Other districts, though, are beginning to reverse course, including Dearborn Public Schools. Earlier this month, officials in the Wayne County district had been looking for its community risk level, as determined by the Wayne County Health Department, to improve and the rate of COVID-19 tests bringing positive results to drop below 5%. Its board recently voted to start a blending learning program on March 1 that includes some students being in school buildings on certain days of the week.
And in Ann Arbor, after months of mounting public pressure, the district approved a plan Wednesday to allow in-person learning for K-12 students two days a week starting March 25. The district will keep its virtual learning plan for families who want their child to learn from home.
Under the hybrid learning plan, which was approved 6-0 with one board member abstaining, preschool and kindergarten students will be the first to return the week of March 25.
First- and second-grade students will come back in Ann Arbor April 5 and grades 3-5 on April 12. Also starting on April 12, the district will bring back "small groups" of students in grades 6-12 in a phased return.
Some Ann Arbor schools parents were angry over the district's decision to remain virtual through January. About 100 other parents, educators and members of the grassroots advocacy group Ann Arbor Reasonable Return rallied for a return to school and had urged the district to abide by Whitmer's goal of reopening Michigan schools to in-person instruction by March 1.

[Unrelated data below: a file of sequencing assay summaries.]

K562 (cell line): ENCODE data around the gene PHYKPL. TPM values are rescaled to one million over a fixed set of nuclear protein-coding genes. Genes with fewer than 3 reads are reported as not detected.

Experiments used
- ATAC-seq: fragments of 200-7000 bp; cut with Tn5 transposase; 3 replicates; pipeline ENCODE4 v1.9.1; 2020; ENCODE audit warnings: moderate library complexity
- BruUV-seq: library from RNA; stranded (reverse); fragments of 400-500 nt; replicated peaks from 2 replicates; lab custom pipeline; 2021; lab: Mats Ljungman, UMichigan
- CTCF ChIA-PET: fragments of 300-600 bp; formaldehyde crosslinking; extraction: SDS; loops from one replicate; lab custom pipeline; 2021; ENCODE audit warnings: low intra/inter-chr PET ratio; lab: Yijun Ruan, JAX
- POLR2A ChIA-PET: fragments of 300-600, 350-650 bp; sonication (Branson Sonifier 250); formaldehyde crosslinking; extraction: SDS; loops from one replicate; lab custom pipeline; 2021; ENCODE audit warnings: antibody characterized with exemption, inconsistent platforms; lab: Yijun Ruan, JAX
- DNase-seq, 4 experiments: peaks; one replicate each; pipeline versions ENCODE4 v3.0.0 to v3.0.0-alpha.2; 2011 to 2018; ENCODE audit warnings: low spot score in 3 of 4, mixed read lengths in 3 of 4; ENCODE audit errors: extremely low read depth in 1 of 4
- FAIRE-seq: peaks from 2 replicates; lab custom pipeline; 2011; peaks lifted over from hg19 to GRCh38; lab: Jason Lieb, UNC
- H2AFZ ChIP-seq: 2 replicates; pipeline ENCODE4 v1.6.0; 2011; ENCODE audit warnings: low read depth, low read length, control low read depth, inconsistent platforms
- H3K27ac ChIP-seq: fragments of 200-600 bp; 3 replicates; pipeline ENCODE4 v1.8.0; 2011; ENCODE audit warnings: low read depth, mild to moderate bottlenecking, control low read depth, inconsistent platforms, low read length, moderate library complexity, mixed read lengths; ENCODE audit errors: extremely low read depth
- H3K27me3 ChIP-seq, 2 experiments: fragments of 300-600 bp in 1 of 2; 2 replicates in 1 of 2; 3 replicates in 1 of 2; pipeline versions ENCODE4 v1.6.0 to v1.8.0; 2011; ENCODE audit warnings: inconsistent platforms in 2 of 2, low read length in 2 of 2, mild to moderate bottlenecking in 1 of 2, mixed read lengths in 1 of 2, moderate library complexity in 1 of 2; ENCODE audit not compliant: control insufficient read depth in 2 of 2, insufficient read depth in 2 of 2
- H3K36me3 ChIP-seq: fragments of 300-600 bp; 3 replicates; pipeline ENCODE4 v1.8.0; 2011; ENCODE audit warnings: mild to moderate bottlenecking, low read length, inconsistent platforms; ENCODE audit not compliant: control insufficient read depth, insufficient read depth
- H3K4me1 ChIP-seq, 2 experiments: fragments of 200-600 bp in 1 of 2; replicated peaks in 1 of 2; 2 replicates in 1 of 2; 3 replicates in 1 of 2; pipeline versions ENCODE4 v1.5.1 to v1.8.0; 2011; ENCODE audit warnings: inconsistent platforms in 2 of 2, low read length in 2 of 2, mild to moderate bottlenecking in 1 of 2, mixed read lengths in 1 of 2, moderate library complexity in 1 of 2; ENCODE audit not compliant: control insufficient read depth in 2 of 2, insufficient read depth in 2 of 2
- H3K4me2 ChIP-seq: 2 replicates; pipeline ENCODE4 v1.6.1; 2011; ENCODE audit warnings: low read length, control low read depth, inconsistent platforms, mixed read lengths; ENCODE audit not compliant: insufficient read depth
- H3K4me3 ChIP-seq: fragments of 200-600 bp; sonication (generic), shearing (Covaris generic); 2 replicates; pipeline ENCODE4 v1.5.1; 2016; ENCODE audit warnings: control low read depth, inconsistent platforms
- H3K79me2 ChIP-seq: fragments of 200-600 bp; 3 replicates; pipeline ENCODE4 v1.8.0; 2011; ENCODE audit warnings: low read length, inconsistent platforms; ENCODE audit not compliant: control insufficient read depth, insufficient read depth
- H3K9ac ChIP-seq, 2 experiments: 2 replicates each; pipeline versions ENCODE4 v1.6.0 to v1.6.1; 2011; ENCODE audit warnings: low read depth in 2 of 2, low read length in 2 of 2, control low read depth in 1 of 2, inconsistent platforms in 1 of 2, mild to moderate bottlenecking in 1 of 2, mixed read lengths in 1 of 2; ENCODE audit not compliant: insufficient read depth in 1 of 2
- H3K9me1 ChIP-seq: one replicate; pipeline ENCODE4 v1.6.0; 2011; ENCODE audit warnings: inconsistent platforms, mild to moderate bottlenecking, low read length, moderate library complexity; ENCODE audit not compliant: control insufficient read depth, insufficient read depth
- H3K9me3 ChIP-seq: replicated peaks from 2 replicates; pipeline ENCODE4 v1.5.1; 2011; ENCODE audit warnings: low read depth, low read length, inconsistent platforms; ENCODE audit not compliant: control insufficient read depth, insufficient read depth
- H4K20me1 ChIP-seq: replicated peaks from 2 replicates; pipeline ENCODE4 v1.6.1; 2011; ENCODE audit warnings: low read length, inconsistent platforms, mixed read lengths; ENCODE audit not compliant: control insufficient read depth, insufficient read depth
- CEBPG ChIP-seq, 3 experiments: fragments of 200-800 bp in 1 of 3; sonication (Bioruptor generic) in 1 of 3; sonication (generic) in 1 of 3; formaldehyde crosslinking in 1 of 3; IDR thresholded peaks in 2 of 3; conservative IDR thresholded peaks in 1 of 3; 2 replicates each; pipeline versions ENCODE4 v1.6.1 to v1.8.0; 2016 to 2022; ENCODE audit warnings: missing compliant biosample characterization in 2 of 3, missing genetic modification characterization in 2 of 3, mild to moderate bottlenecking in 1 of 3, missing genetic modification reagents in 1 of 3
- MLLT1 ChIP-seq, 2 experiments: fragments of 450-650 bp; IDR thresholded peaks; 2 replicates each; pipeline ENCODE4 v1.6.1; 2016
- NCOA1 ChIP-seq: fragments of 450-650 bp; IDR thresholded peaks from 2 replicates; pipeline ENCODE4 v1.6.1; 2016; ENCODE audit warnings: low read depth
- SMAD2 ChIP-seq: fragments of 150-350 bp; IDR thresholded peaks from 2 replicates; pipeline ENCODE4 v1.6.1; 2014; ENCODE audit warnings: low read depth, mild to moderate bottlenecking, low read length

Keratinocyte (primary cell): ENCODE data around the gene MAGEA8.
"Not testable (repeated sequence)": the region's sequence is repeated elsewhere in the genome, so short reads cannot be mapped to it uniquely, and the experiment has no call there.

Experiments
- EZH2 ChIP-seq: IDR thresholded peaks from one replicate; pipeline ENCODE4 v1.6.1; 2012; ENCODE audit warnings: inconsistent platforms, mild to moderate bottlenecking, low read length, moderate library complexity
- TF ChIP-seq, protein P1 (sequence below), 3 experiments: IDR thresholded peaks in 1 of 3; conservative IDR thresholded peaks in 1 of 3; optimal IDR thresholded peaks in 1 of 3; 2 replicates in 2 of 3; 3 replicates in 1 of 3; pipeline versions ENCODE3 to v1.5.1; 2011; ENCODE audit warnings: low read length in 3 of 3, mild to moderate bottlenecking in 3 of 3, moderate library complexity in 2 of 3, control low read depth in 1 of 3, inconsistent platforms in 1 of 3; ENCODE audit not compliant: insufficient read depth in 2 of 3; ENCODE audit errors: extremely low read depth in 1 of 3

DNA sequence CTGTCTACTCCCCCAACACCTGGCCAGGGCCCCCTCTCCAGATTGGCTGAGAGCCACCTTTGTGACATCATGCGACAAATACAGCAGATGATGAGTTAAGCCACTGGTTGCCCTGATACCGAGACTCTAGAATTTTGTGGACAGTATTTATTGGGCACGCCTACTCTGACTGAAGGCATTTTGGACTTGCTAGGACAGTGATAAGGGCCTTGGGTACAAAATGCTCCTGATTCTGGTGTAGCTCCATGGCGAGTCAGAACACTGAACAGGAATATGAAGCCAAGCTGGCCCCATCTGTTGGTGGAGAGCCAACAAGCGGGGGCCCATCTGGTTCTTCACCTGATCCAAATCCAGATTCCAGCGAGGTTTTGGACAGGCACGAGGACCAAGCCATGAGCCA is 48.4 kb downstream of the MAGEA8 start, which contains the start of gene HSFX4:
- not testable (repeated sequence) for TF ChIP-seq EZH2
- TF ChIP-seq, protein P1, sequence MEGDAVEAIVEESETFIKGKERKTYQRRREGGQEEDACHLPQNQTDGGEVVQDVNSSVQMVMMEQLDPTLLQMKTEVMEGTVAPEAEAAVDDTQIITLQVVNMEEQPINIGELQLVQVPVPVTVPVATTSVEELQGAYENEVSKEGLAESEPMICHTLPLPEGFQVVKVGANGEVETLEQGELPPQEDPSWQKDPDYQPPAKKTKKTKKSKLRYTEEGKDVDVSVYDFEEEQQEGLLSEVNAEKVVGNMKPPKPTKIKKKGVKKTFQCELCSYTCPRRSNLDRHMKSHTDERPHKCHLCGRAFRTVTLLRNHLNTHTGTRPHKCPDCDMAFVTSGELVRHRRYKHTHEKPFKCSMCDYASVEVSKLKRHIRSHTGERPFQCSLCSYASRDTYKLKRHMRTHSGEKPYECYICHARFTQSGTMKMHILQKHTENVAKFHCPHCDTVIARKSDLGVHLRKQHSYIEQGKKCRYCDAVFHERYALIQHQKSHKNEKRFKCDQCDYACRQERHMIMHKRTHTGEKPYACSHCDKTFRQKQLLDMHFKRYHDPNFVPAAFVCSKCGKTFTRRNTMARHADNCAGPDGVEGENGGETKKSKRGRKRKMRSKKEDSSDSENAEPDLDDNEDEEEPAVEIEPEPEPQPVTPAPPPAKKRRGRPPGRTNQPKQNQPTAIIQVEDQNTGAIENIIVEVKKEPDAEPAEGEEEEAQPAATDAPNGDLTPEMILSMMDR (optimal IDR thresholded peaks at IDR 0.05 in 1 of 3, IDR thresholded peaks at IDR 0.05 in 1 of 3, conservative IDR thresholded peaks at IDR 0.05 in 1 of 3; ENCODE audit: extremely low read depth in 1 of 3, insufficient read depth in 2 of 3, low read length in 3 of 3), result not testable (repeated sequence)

Parent Emily Fanelli is happy she can send her two children, Dino, 6, and Lola, 9, into classrooms to meet their teachers for the first time in person.
"I'm excited that they have set some dates. I think they have heard the community is pretty upset," Fanelli said.
Superintendent Jeanice Swift said returning to school has always been a when, not an "if."
"We are working to re-establish trust and confidence in our schools. I'm asking everyone to join together for the sake of our children," Swift said during the meeting.
The Detroit Public Schools Community District also took a step toward returning to in-person classes Wednesday with the reopening of learning centers where students can log in to online lessons and get help with schoolwork.
In November, Michigan's largest school district temporarily halted in-person classes and moved to online learning amid rising COVID-19 cases in Detroit.